Thursday, May 08, 2014

Boy racers and unlawful detention

In February 2012, Police in Christchurch learned that boy racers would be congregating for a cruise. So they waited until they had assembled, closed the road, deployed the riot squad, and detained everyone present in their cars while vehicles and licences were checked. The whole process took seven hours, during which the hundreds of people present were denied food, water and toilet facilities.

Today, the Independent Police Conduct Authority has ruled that this was unlawful detention and that the treatment of those detained violated the Bill of Rights Act:

Police broke the law and breached the human rights of hundreds of people when they blocked off a Christchurch street for seven hours to check about 200 vehicles that had gathered for a charity event, the police watchdog says.


Authority chairman Judge Sir David Carruthers said while they accepted police needed to act to control the situation given their concern about the large number of people gathered and possible disorder, their detention of people, in some cases for more than six hours, and their treatment of them during this time, was unlawful and a breach of human rights.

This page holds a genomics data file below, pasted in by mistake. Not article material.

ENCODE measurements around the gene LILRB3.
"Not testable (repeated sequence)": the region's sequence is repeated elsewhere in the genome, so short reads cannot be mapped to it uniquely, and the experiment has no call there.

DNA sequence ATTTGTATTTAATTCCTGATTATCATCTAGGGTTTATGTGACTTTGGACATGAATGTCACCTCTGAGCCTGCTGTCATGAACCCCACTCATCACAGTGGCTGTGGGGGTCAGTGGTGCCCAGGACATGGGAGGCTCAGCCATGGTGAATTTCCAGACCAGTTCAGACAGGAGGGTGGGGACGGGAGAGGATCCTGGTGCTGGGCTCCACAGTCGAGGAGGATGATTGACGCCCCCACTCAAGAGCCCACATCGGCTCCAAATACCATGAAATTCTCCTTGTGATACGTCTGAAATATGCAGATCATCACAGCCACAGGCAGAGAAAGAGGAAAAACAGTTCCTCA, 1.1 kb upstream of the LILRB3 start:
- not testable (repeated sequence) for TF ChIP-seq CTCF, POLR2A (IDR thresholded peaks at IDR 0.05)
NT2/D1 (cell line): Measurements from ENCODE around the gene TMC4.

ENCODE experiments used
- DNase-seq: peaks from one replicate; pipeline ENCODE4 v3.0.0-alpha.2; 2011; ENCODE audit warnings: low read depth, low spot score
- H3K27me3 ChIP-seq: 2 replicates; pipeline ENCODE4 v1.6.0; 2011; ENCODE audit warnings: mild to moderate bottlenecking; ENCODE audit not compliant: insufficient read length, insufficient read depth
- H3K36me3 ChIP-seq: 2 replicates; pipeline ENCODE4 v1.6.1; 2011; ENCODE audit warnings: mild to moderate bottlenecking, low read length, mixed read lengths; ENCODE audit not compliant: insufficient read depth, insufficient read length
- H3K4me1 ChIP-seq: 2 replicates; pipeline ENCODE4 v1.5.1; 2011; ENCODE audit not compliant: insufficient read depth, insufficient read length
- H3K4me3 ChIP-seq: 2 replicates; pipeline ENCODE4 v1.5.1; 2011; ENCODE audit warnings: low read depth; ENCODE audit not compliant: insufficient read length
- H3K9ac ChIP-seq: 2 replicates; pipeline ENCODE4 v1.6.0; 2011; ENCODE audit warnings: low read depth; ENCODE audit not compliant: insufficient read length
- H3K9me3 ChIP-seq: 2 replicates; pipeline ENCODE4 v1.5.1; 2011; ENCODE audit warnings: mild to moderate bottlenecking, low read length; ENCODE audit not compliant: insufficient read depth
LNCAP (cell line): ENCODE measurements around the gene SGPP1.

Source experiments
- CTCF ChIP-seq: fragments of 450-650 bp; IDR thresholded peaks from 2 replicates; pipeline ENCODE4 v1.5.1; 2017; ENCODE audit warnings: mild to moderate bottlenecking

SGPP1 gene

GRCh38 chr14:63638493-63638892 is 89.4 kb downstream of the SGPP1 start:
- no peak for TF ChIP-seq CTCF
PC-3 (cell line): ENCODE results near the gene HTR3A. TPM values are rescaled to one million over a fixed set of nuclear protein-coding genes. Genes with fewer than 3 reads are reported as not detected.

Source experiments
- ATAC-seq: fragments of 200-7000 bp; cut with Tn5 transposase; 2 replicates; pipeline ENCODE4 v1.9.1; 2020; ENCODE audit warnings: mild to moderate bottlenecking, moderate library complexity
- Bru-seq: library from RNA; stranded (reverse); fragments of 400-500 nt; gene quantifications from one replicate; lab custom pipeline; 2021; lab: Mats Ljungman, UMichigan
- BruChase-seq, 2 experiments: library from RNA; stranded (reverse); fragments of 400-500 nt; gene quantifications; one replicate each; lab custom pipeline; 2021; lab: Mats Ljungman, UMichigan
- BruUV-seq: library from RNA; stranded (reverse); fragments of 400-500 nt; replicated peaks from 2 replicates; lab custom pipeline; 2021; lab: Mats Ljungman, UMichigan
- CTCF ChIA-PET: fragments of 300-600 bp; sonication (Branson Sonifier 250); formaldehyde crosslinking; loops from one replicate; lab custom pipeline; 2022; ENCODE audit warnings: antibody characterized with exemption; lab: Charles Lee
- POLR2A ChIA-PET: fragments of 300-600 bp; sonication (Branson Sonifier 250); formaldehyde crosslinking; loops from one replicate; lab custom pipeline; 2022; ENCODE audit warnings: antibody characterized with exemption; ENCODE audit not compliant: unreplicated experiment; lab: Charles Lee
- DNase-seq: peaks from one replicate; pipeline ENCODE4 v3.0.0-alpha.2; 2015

The full report is here, and its damning of police treatment and their behaviour subsequently. The IPCA initially passed the case to police, but stepped in to investigate themselves after a year due to police foot-dragging. It finds numerous breaches of police policy as well as the law. A key problem? The police in charge - who seem to have been the senior police in the city on that night, though relatively low-ranking - "did not understand the extent, and limitations, of their powers". In particular they didn't understand that detention for traffic stops is explicitly time-limited and simply does not apply to passengers. As a result they detained at hundreds of people unlawfully. And their incompetence could now cost the public hundreds of thousands of dollars in compensation if their victims sue (and they damn well should).

There's no information on whether the officers responsible for this mass violation of human rights have been disciplined. But given the police's past record on such matters, I suspect not.